Years ago when my sons were young, and I was feeling homesick for California (I’m still homesick for California)… I took them on one of the coolest vacations I’d ever taken them on. We flew into LA, rented a car, and drove up into the high desert and visited cousin Lynn. The first evening, we went back to the park where she and I had often taken her children, and we all laid on the picnic benches in that Victorville park, and watched shooting star, after shooting star, after shooting star. Though my life looked nothing at all like it had when I called that place home, and Lynn’s kids had grown up since I’d last seen them, absolutely nothing in that beautiful nighttime desert sky had changed even in the smallest way. It was still bright with stars and gave us an amazing show that night!
Rory, Ian, and I went on over the next few days to visit several family members, as well as the various theme parks. My favorite ride, “It’s a Small World After All” hadn’t changed in the slightest either. Neither had Los Angeles traffic, or Uncle Al and Aunt Jean’s famous lemon meringue pie.
We drove up the scenic Pacific Coast to the small town of Monterey, and the familiar sounds of hundreds of sea lions calling out day and night brought back so many memories of my days at the Presidio, when I’d get nervous at the bottom of Franklin Drive with my little Renault Alliance in 1st gear, hoping I’d make it up to the top without stalling and rolling backwards. Nothing had changed, except that I could no longer wave to Senior Ferri, my Italian language instructor at the Defense Language Institute who lived with his adorable little wife on the left, about halfway up that road. He’d passed away just a couple of years before this trip and they’d never gotten to meet my kids they had sent gifts to over the years.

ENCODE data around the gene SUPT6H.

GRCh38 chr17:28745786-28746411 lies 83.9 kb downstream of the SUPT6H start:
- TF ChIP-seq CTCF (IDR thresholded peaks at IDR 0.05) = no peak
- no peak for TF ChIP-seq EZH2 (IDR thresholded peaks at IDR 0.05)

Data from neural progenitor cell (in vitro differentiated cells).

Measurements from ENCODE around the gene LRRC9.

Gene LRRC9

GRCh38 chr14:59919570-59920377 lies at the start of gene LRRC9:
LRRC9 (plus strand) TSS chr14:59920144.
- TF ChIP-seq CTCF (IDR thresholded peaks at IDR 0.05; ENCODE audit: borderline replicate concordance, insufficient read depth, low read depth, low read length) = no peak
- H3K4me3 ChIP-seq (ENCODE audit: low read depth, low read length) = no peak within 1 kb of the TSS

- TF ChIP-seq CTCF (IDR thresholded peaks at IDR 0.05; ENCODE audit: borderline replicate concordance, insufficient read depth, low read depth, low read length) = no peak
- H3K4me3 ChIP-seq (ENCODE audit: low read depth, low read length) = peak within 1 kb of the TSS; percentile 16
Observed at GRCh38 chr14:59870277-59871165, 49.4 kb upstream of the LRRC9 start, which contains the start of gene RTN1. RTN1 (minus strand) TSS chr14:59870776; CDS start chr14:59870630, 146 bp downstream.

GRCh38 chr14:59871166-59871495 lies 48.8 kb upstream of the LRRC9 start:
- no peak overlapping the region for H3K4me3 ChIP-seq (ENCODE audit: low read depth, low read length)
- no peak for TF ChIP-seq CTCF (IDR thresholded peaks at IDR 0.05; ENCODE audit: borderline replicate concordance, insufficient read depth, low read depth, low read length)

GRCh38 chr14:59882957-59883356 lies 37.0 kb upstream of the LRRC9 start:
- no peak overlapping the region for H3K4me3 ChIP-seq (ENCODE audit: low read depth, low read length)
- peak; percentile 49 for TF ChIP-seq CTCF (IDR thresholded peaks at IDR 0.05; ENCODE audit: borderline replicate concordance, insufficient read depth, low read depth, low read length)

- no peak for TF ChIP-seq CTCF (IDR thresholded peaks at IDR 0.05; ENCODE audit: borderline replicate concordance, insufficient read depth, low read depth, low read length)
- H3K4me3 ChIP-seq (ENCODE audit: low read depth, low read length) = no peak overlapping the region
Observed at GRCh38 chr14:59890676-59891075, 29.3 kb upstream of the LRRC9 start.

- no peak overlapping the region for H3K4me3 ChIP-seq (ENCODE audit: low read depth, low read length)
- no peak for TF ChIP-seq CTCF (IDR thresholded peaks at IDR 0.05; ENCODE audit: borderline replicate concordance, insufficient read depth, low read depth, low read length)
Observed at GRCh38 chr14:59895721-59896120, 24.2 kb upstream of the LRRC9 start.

My long time friend Shelly and her kids met up with us there, and we visited Cannery Row and the Aquarium, went to a nearby park and enjoyed paddle boating in the water for a bit, and then headed up to San Jose where she and I had been stationed together at the 341st Military Police Company, 155 W. Hedding Street, San Jose, CA 95110. (I typed that entire address by heart just for fun, and find it amusing that I remember it, but can’t remember a simple password I created two weeks ago). Shelly and I became friends there, and have not ever, ever, ever lost touch. Never.
We marched right up to the front door of our old unit, went to the front desk, and said we were just there to show our kids where we’d been stationed when we were in the Army, which to US felt like yesterday, but the young man at that front desk just chuckled. “You were in the Army? And stationed here? Um, when?” It gave me a whole new appreciation for those older gentleman dressed in their last military uniform who stand tall and march proudly at local parades. It must feel just like yesterday to them, too. He didn’t let us in, or allow us to show our old unit to the kids, but it was fun for Shelly and I to go back there anyways. It wasn’t a wasted trip. We remember those days well, like it was yesterday.